The government’s stance in the raging debate over the venue of our next World Cup qualifying match against China shows that it is more concerned about things that have nothing to do with football.
Hong Kong will host the game on Nov. 17, after China hosted the last match in Shenzhen earlier this month.
The normal arrangement is to use the 40,000-capacity Hong Kong Stadium as the venue, with the Mong Kok Stadium, which can hold a crowd of 6,800, as the second choice.
The idea is to get the biggest attendance in support of our team in the highly anticipated showdown.
Thanks to the outstanding performance of our boys, the previous three home games were held at Mong Kok Stadium, recording a full house in each occasion.
As such, local football fans expect the next match with China to be held at the Hong Kong Stadium as more fans would want to attend the event, especially after the last game ended in a goalless draw.
Mark Sutcliffe, the chief executive of the Hong Kong Football Association (HKFA), told RTHK that it has already notified FIFA that the next match will be played at the Hong Kong Stadium as early as January.
But it has come to the attention of the football association that the venue will not be available for the World Cup qualifier.
That because the stadium will host rugby matches in early November, which means the pitch may not have sufficient time to recover for the football game.
Fifty-two qualifying matches for the Rugby Sevens tournament at the 2016 Rio Olympics will be played at the Hong Kong Stadium from Nov. 7 to 8.
Cameron Hodgkins, head of sports turf management for the Leisure and Cultural Services Department (LCSD), said “getting it into a world-class standard of pitch in such a limited time is probably too long a stretch for this pitch”, even though the turf has been re-laid with a hard-wearing type of grass.
Of course, the government can ride on such a professional judgment to refuse the HKFA request to use the stadium for the World Cup qualifier.
But that could trigger another round of public outcry and allegations that the government always has been a spoil sport when it comes to the development of football.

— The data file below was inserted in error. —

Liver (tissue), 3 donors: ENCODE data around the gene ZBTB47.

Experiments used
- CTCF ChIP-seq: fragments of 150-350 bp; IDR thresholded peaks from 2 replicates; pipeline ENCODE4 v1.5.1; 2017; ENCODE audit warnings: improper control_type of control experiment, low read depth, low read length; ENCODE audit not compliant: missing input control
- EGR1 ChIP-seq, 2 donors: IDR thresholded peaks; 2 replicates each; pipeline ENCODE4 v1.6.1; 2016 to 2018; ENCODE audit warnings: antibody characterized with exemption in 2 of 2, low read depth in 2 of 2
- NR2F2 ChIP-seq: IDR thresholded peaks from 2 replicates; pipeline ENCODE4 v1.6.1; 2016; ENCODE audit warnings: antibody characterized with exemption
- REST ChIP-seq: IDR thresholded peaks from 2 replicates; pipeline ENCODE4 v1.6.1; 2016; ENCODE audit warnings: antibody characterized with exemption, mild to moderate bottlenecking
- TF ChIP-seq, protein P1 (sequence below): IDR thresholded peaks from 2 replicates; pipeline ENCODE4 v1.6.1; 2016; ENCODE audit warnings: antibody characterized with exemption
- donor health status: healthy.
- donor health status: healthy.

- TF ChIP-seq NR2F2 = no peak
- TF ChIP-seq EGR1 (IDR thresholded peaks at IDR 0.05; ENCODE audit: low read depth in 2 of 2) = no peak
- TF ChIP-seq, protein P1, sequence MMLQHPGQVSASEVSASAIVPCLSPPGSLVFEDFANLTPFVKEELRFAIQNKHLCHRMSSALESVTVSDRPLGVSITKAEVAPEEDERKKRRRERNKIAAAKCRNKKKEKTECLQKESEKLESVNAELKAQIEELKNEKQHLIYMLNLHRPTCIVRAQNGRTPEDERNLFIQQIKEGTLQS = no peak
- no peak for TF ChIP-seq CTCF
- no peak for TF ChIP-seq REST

The LCSD is managing the stadium on behalf of the public, but it does not have any priority on the booking arrangement for football matches.
If the “first come first serve” model is adopted, it can be said that the rugby matches should be given priority as they will be held before the football event. But the HKFA has said that it has booked the stadium for the game as early as January.
What is dismaying for many Hong Kong football fans is that both the HKFA and the government have shown neither the sincerity nor the intention to host the game at the Hong Kong Stadium.
They appear to be just looking for an excuse to move the match from the city’s largest sport venue to a tiny pitch commonly reserved for local, community sport events.
What they’re doing now is passing the ball to each other to avoid bearing the responsibility.
At first, the LCSD said the HKFA has the right to use the stadium or not, but the football association did not know that. So the LCSD took it upon itself to make the final decision.
Meanwhile, the HKFA has suggested that the match be held at the Siu Sai Wan Sports Ground in the eastern part of Hong Kong Island.
The venue has a capacity of 12,000, but choosing it for the World Cup qualifier would undermine the importance of the international event, although it dud host a few international matches in the past decades.
The Siu Sai Wan pitch may be more ready for the football match than the Hong Kong Stadium.
But for fans and players alike, Hong Kong Stadium should host the game as it is the traditional theater of Hong Kong football.
The public is speculating that the government is trying its best to avoid using a big venue for the match in order to avoid another embarrassing situation where the home crowd booed the playing the national anthem before the match.
Understandably, Chief Executive Leung Chun-ying doesn’t want a repeat of that display of localism, or if it cannot be avoided, better confine it to a smaller sport ground.
But the government should acknowledge that there is a gap between Hong Kong and the mainland, and Hong Kong fans will do everything they can to support the local team, no matter where the match is held.
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